On Mon, Jun 6, 2011 at 12:19 PM, Chad Perrin <code / apotheon.net> wrote:

> On Tue, Jun 07, 2011 at 01:40:25AM +0900, Robert Klemme wrote:
> >
> > $ seq 1 5 | ruby19 -ne 'p $_'
> > "1\n"
> > "2\n"
> > "3\n"
> > "4\n"
> > "5\n"
>
> Holy crap.  I had no idea.
>
> I don't think the existence of $_ is really a completely egregious
> problem (though I do dislike its ill fit in Ruby).  For a moment there I
> thought it was an incomplete implementation of $_, but I realized that
> for some reason "puts" and "p" do not work as I would expect in this
> context.  Specifically, I would expect these three commands to be
> equivalent in effect:
>
>    seq 1 5 | perl -ne 'print'
>    seq 1 5 | ruby -ne 'puts'
>    seq 1 5 | ruby -ne 'p'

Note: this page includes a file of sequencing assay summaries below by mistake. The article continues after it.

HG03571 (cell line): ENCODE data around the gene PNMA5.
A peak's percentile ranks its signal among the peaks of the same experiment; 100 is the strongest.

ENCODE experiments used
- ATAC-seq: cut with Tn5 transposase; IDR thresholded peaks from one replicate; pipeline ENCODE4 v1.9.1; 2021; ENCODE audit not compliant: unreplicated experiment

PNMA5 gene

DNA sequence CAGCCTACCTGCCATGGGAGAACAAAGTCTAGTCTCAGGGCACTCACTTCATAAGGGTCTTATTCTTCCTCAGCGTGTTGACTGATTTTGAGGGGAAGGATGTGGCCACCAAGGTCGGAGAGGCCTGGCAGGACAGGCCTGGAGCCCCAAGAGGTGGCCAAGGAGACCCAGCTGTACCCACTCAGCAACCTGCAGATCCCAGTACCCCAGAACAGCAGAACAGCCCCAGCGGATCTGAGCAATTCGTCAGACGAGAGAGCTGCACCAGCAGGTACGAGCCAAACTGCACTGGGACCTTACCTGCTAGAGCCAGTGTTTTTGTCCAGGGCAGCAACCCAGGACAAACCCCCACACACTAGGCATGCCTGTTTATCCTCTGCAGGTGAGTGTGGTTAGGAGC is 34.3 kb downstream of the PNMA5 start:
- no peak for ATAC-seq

>
> For some reason, though, they are not.  The puts and p versions in Ruby
> do not output anything at all (other than blank lines in the case of
> puts).  If I use print in Ruby, though, the behavior is equivalent:
>
>    seq 1 5 | ruby -ne 'print'
>
> I suspect I missed something that should be obvious but I have no idea
> why puts and p do not seem to be aware of $_ while print does behave as
> though aware of it in Ruby.
>
> --
> Chad Perrin [ original content licensed OWL: http://owl.apotheon.org ]
>

Also Perlish for regex within conditionals:

$ echo hello world | ruby -W0 -ne 'puts $_ if "strings are objects"'
hello world

$ echo hello world | ruby -W0 -ne 'puts $_ if /regex are objects/'

$ echo hello world | ruby -W0 -ne 'puts $_ if /i just came to say|hello/'
hello world